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1887
Volume 65, Issue 1
  • ISSN: 2056-5135

Abstract

This first part of a two-part commemoration of the life and work of Robert D. Gillard begins with a biographical outline which provides a context for his chemical achievements. He was awarded a State Scholarship and after his National Service in the Royal Air Force he went up to St Edmund Hall, Oxford, to read Chemistry. There follows a chronological account of his career in Chemistry starting with his undergraduate days in Oxford, where a Part II project with Dr Harry Irving on alkaline earth and cobalt complexes proved seminal. His PhD research at Imperial College, London in the Geoffrey Wilkinson group broadened his experience into the then poorly developed chemistry of rhodium and other platinum group metal complexes. Gillard next went to Sheffield University as a Lecturer where he developed independent research while continuing to work on earlier topics. There followed a move to Canterbury as a Reader at the University of Kent. In his particularly productive seven years there with a large research group he widened his experience further, expanding his interests in such areas as the optical properties of transition metal complexes, considering biological and medical relevance, and increasing the range of metals and ligands he investigated. His subsequent time at Cardiff and then into retirement will be covered in the second part of this commemoration.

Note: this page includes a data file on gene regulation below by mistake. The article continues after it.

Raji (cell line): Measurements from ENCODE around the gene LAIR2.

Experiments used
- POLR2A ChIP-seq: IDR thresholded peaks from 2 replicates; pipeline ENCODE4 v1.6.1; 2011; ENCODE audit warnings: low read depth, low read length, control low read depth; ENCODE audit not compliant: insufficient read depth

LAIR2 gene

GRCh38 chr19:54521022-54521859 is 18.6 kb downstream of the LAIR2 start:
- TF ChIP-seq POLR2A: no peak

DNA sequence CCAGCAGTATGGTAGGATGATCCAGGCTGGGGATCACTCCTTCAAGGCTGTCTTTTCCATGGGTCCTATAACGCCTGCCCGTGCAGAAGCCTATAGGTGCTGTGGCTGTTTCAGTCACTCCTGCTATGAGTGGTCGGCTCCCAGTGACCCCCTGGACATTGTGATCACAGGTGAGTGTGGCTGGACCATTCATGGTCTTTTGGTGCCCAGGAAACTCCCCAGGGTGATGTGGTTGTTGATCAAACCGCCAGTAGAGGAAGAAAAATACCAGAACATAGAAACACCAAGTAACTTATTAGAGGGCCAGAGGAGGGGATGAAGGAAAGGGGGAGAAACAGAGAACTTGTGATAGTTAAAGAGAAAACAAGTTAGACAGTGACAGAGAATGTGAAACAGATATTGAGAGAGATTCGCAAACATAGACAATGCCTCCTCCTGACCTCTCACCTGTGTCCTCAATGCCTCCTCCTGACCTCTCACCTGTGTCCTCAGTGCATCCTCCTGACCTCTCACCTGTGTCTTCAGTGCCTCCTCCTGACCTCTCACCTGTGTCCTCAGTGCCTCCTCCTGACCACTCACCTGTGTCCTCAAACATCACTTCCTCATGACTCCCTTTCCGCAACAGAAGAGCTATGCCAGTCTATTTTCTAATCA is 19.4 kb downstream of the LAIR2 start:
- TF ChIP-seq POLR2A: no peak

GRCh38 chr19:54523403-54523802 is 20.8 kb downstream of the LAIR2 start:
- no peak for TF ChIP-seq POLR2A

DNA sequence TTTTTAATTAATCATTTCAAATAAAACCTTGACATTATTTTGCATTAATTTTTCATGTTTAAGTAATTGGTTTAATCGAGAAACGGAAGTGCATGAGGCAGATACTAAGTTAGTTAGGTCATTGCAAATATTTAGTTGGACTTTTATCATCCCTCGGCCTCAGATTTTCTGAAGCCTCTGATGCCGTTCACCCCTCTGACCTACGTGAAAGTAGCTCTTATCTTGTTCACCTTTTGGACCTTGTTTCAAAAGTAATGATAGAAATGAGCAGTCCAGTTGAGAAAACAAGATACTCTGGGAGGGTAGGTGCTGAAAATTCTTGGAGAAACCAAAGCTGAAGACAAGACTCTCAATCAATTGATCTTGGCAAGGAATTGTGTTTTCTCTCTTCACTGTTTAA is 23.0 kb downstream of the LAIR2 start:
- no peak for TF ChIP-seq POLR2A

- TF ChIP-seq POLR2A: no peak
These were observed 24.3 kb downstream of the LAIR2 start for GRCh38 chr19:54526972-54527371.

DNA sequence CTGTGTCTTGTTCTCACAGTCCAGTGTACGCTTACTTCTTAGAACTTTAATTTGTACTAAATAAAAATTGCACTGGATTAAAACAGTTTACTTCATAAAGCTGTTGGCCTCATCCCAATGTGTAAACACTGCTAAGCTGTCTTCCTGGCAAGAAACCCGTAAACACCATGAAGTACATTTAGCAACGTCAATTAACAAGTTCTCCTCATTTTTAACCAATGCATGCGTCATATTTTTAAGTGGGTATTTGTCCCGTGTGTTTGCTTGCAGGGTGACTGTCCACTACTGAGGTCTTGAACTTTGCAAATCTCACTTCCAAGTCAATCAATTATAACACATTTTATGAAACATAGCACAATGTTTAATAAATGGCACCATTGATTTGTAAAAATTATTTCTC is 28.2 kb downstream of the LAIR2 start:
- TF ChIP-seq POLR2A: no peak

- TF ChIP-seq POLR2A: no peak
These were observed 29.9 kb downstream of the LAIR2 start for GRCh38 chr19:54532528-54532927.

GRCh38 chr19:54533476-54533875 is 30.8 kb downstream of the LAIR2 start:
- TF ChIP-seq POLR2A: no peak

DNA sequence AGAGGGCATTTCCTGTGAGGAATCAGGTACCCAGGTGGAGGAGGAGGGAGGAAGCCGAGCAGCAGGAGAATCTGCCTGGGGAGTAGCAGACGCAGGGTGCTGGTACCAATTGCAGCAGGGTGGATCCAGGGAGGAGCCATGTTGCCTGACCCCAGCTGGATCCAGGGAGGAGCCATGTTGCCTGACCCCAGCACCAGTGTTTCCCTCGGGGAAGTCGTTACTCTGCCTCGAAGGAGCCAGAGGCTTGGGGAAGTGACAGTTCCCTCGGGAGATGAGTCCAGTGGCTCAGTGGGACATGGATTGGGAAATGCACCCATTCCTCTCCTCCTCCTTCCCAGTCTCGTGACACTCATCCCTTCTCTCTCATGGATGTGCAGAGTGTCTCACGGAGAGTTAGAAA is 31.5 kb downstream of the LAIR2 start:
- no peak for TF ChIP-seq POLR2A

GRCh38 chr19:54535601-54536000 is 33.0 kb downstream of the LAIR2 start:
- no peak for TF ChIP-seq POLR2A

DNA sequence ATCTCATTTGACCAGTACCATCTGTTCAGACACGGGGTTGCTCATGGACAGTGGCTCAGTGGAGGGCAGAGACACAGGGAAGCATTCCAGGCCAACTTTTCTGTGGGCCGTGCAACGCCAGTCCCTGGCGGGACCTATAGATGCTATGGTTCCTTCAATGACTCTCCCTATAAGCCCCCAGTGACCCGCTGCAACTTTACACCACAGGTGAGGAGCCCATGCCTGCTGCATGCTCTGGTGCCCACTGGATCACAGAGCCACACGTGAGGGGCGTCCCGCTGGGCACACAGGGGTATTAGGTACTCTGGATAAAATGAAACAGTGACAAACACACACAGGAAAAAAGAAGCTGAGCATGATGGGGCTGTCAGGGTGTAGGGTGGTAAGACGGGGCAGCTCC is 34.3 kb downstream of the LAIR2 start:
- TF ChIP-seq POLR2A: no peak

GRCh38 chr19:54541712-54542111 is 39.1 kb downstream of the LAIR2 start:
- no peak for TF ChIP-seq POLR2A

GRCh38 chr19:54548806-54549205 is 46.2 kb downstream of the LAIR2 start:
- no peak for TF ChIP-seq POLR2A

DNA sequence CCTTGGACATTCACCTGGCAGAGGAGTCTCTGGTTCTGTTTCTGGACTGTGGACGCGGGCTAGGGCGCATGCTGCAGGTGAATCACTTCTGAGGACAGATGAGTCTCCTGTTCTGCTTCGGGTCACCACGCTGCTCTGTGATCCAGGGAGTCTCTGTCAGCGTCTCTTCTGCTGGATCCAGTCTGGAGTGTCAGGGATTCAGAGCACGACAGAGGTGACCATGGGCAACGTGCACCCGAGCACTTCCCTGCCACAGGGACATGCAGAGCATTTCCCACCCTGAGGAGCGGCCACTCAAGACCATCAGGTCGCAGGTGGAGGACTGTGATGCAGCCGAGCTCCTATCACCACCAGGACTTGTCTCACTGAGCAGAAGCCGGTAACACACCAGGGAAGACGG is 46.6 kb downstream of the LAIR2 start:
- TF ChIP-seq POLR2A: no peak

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References

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